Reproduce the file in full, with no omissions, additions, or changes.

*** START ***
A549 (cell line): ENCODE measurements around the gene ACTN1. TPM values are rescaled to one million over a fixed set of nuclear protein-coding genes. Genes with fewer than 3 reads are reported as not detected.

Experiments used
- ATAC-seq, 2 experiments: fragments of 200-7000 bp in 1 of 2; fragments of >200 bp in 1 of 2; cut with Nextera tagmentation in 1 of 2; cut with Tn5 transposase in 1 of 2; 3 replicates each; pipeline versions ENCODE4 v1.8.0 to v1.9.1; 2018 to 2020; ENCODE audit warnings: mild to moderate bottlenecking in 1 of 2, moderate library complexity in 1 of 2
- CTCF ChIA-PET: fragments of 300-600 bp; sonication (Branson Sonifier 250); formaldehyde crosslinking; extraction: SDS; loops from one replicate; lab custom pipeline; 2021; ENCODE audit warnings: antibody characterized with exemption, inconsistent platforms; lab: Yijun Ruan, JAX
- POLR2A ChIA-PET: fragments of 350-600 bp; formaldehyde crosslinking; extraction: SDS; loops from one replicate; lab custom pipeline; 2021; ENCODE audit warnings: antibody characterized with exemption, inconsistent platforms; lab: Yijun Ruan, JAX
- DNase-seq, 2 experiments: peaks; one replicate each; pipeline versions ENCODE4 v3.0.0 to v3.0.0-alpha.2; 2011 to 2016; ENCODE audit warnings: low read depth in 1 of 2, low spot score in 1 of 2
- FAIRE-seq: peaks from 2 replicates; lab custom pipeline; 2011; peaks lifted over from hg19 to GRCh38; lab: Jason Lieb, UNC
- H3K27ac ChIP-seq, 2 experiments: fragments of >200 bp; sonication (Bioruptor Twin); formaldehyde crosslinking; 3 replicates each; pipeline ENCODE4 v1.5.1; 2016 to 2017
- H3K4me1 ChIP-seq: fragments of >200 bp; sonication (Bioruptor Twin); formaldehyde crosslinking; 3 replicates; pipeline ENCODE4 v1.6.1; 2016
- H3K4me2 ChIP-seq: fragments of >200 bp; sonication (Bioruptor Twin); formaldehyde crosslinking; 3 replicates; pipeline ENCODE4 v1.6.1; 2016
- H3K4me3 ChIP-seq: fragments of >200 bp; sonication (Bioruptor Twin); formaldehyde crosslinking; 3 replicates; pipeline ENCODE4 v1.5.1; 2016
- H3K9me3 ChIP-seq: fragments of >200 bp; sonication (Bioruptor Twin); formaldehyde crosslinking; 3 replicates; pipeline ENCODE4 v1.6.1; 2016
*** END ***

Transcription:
A549 (cell line): ENCODE measurements around the gene ACTN1. TPM values are rescaled to one million over a fixed set of nuclear protein-coding genes. Genes with fewer than 3 reads are reported as not detected.

Experiments used
- ATAC-seq, 2 experiments: fragments of 200-7000 bp in 1 of 2; fragments of >200 bp in 1 of 2; cut with Nextera tagmentation in 1 of 2; cut with Tn5 transposase in 1 of 2; 3 replicates each; pipeline versions ENCODE4 v1.8.0 to v1.9.1; 2018 to 2020; ENCODE audit warnings: mild to moderate bottlenecking in 1 of 2, moderate library complexity in 1 of 2
- CTCF ChIA-PET: fragments of 300-600 bp; sonication (Branson Sonifier 250); formaldehyde crosslinking; extraction: SDS; loops from one replicate; lab custom pipeline; 2021; ENCODE audit warnings: antibody characterized with exemption, inconsistent platforms; lab: Yijun Ruan, JAX
- POLR2A ChIA-PET: fragments of 350-600 bp; formaldehyde crosslinking; extraction: SDS; loops from one replicate; lab custom pipeline; 2021; ENCODE audit warnings: antibody characterized with exemption, inconsistent platforms; lab: Yijun Ruan, JAX
- DNase-seq, 2 experiments: peaks; one replicate each; pipeline versions ENCODE4 v3.0.0 to v3.0.0-alpha.2; 2011 to 2016; ENCODE audit warnings: low read depth in 1 of 2, low spot score in 1 of 2
- FAIRE-seq: peaks from 2 replicates; lab custom pipeline; 2011; peaks lifted over from hg19 to GRCh38; lab: Jason Lieb, UNC
- H3K27ac ChIP-seq, 2 experiments: fragments of >200 bp; sonication (Bioruptor Twin); formaldehyde crosslinking; 3 replicates each; pipeline ENCODE4 v1.5.1; 2016 to 2017
- H3K4me1 ChIP-seq: fragments of >200 bp; sonication (Bioruptor Twin); formaldehyde crosslinking; 3 replicates; pipeline ENCODE4 v1.6.1; 2016
- H3K4me2 ChIP-seq: fragments of >200 bp; sonication (Bioruptor Twin); formaldehyde crosslinking; 3 replicates; pipeline ENCODE4 v1.6.1; 2016
- H3K4me3 ChIP-seq: fragments of >200 bp; sonication (Bioruptor Twin); formaldehyde crosslinking; 3 replicates; pipeline ENCODE4 v1.5.1; 2016
- H3K9me3 ChIP-seq: fragments of >200 bp; sonication (Bioruptor Twin); formaldehyde crosslinking; 3 replicates; pipeline ENCODE4 v1.6.1; 2016